California Black Club Souvenir Photos with Rare "Club Alabam"
Lot of 9 souvenir photographs with folders from African American jazz and entertainment clubs in Los Angeles, San Diego, and Oakland, California and one from Chicago, Illinois, ca 1941-1951. Six of the clubs were located on Central Avenue in Los Angeles, often called the "Brown Broadway." Notably, this collection includes a folder from the legendary Club Alabam, owned and operated by bandleader Curtis Mosby. It hosted the cream of Los Angeles society in the late 1930s and 40s and was the epicenter of west coast jazz.
Other locations included the Elks Ballroom, said to be the largest African-American owned building in Los Angeles which regularly featured jazz greats like Duke Ellington and Cab Calloway; the Downbeat, recalled by clarinetist Buddy Collette as "the hot spot on the Avenue" and reported to be a regular hangout of gangster Mickey Cohen; the Last Word; and Club Congo, which was at 4215 S. Central Avenue, the former location of Club Alabam. Mosby had lost control of the Alabam in early 1947, changing owners and its name to Club Congo in 1947.
Also included are Billy Berg's of Hollywood, the location of Dizzy Gillespie and Charlie Parker's west coast debut on December 10, 1945; "Slim" Jenkins' Rose Room, a supper club in Oakland's blues district; and the Creole Palace in San Diego, a popular cabaret known as the "Cotton Club of the West" which featured prominent artists including Count Basie and Billie Holiday.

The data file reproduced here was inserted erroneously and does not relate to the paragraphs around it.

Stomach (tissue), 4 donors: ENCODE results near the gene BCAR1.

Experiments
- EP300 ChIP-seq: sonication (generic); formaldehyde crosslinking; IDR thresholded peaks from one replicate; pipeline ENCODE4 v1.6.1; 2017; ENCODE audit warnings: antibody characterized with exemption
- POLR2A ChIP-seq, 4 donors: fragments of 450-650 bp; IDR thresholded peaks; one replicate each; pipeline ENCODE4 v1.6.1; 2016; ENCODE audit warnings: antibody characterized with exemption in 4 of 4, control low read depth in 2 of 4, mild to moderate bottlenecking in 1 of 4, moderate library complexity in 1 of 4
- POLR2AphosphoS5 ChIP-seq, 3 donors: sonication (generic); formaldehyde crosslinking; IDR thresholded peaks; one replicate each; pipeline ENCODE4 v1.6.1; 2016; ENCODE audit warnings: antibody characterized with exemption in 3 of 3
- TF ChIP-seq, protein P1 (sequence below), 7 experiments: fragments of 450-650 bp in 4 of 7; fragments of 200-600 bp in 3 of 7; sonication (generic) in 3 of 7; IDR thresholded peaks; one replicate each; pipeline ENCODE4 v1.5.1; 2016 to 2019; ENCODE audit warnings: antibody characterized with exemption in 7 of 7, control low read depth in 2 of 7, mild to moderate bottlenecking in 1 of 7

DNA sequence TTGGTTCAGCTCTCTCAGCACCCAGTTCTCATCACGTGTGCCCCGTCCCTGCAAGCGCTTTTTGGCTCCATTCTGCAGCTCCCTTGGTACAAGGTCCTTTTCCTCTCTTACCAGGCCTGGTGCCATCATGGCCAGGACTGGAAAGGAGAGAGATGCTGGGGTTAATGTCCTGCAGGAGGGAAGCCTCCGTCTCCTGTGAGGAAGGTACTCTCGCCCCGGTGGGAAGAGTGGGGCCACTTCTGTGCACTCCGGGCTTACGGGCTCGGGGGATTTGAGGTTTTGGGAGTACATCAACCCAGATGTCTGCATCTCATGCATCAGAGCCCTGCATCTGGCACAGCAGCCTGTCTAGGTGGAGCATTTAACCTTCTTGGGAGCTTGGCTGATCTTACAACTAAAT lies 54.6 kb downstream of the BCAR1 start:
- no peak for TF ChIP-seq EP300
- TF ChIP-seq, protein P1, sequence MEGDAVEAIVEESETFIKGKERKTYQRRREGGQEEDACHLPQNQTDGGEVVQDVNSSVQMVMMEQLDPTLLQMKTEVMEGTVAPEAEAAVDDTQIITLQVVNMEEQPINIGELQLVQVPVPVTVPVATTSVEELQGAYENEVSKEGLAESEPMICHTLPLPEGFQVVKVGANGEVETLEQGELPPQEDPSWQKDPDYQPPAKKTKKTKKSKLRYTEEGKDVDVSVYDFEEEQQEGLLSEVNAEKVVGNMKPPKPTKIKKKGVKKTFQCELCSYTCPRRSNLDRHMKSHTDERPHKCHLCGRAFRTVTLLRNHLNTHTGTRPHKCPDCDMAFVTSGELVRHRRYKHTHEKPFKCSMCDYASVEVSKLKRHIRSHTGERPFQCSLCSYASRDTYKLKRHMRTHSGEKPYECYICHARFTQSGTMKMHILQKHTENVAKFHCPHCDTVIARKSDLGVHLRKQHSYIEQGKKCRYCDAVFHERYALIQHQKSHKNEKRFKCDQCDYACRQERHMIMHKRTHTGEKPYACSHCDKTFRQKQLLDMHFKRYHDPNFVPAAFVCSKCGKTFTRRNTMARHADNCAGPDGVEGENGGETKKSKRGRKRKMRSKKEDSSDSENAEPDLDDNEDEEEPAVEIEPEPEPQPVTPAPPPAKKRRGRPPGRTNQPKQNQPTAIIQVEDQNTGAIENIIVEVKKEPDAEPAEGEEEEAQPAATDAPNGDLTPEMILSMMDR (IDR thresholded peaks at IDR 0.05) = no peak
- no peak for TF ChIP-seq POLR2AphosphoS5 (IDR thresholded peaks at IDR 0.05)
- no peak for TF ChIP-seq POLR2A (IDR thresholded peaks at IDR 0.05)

Several photographs feature servicemen, including the image of Warren L. Walton of the US Navy and James Dickens of the US Coast Guard pictured on New Years 1951 at the Creole Palace. The two are pictured smiling at a table with beers with handwritten captions, "'Square' Country Boy" and "'Hep Cat' City Slick" alongside an inscribed recollection of their evening out before returning to base.
Also includes one souvenir card from the New Club DeLisa in Chicago, Illinois. Festooned with patriotic imagery, the card advertises their "Breakfast Dance Every Morning" and "4 Shows Nightly." The black and tan club was owned and operated by the DeLisa brothers and was known as the Chicago Cotton Club, often billed as "Harlem in Chicago." Founded in 1933, the "New" Club DeLisa reopened at a new location in 1941.